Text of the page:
Fifteenmile Creek (Columbia River tributary)

Fifteenmile Creek is a 54-mile (87 km) long[3] tributary of the Columbia River in the U.S. state of Oregon. It drains 373 square miles (966 km2) of Hood River and Wasco counties. Arising in the Cascade Range near Mount Hood, it flows northeast then west to its confluence with the Columbia near The Dalles.

Fifteenmile Creek
Fifteenmile Creek in Dufur, Oregon.jpg
Looking upstream from the North Main Street bridge in Dufur
Fifteenmile Creek (Columbia River tributary) is located in Oregon
Fifteenmile Creek (Columbia River tributary)
Location of the mouth of Fifteenmile Creek in Oregon
Location
CountryUnited States
StateOregon
CountiesHood River and Wasco
Physical characteristics
SourceLookout Mountain
 • locationeast of Mount Hood, Hood River County, Oregon
 • coordinates45°20′35″N 121°31′18″W / 45.34306°N 121.52167°W / 45.34306; -121.52167[1]
 • elevation6,178 ft (1,883 m)[2]
MouthColumbia River
 • location
near The Dalles, Wasco County, Oregon
 • coordinates
45°36′50″N 121°07′22″W / 45.61389°N 121.12278°W / 45.61389; -121.12278Coordinates: 45°36′50″N 121°07′22″W / 45.61389°N 121.12278°W / 45.61389; -121.12278[1]
 • elevation
95 ft (29 m)[1]
Length54 mi (87 km)[3]
Basin size373 sq mi (970 km2)[4]
Discharge 
 • locationmouth[5]
 • average197 cu ft/s (5.6 m3/s)[5]
TypeWild, Scenic
DesignatedMarch 30, 2009

It was named "fifteenmile" because in pioneer days the main road crossed the creek about fifteen miles (24 km) from The Dalles.[6]

CourseEdit

Fifteenmile Creek's headwaters are near Lookout Mountain in the Cascade Range, east of Mount Hood. It flows northeast, crossing into Wasco County and gathering small tributaries such as Ramsey Creek and Pine Creek. Traveling through the city of Dufur, the creek is crossed by Highway 197. Fifteenmile Creek receives Dry Creek on the right downstream of Dufur, turning north. It then flows west, receiving Eightmile Creek on the left while paralleling the Columbia River. The creek is crossed by Interstate 84/Highway 30 just before its mouth. It flows into the Columbia approximately 191 miles (307 km) above its confluence with the Pacific Ocean.[7]

WatershedEdit

Fifteenmile Creek drains 373 square miles (966 km2) of the Columbia Plateau region of Oregon.[4] Fifteen percent of the watershed is located in Mount Hood National Forest and therefore owned by the United States Forest Service, while the remaining eighty-five percent is privately owned.[4][5] Elevations in the watershed range from 6,525 feet (1,989 m) at the summit of Lookout Mountain to 95 feet (29 m) at the creek's mouth.[1][5]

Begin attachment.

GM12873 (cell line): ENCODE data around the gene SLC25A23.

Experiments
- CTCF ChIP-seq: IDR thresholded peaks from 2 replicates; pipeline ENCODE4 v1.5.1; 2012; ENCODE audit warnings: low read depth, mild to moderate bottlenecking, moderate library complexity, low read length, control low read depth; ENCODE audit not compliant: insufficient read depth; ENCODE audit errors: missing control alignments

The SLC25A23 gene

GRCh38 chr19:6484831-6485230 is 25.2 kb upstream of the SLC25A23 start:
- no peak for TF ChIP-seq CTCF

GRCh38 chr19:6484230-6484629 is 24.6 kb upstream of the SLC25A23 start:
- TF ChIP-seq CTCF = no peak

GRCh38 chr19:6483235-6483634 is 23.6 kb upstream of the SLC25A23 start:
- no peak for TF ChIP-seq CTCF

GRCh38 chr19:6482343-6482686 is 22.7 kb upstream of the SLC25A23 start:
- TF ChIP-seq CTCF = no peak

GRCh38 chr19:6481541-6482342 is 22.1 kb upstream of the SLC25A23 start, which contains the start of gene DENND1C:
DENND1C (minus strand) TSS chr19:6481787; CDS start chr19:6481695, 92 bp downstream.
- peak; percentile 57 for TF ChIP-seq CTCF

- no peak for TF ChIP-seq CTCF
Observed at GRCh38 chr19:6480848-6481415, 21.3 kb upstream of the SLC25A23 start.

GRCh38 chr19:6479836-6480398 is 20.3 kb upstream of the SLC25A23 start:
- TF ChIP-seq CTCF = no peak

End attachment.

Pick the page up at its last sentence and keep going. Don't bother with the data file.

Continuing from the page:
FishEdit

Several species of anadromous fish inhabit streams in the watershed, including steelhead, Pacific lamprey, chinook and coho salmon.[4][5] Fifteenmile Creek is the easternmost tributary of the Columbia home to winter steelhead.[5] Fifteenmile Creek coho salmon populations are within the Lower Columbia River Coho Evolutionary Significant Unit and are listed as threatened (2011).[8] Populations have declined in recent years, due to a combination of overfishing, an increase of hydroelectric dams, and general worsening of habitat conditions.[4]

See alsoEdit

ReferencesEdit

  1. ^ a b c d "Fifteenmile Creek". Geographic Names Information System. United States Geological Survey. November 28, 1980. Retrieved September 14, 2010.
  2. ^ Source elevation derived from Google Earth search using GNIS source coordinates.
  3. ^ a b "National Hydrography Dataset". United States Geological Survey. Archived from the original on January 13, 2013. Retrieved September 14, 2010.
  4. ^ a b c d e Mount Hood National Forest (May 2010). "Fifteenmile Creek Basin Aquatic Habitat Restoration Strategy" (PDF). United States Forest Service. Archived (PDF) from the original on July 25, 2016. Retrieved September 14, 2010.
  5. ^ a b c d e f Clark, Jennifer Shannon; Wasco County Soil and Water Conservation District (March 7, 2003). "Fifteenmile Watershed Assessment" (PDF). Fifteen Mile Watershed Council. Retrieved December 31, 2016 – via Oregon Department of Fish and Wildlife archives.
  6. ^ McArthur, Lewis A.; McArthur, Lewis L. (1992) [1928]. Oregon Geographic Names (6th ed.). Portland, Oregon: Oregon Historical Society Press. p. 310. ISBN 978-0875952369.
  7. ^ Oregon Road and Recreation Atlas (Map) (4th ed.). 1:225,000. Benchmark Maps. 2010. pp. 38–39. ISBN 978-0-929591-62-9. OCLC 466904230.
  8. ^ "5-Year Review: Summary & Evaluation of Lower Columbia River Chinook, Columbia River Chum, Lower Columbia River Coho, Lower Columbia River Steelhead" (PDF). National Oceanic and Atmospheric Administration. 2011. Archived (PDF) from the original on June 10, 2016. Retrieved December 3, 2013.

External LinksEdit

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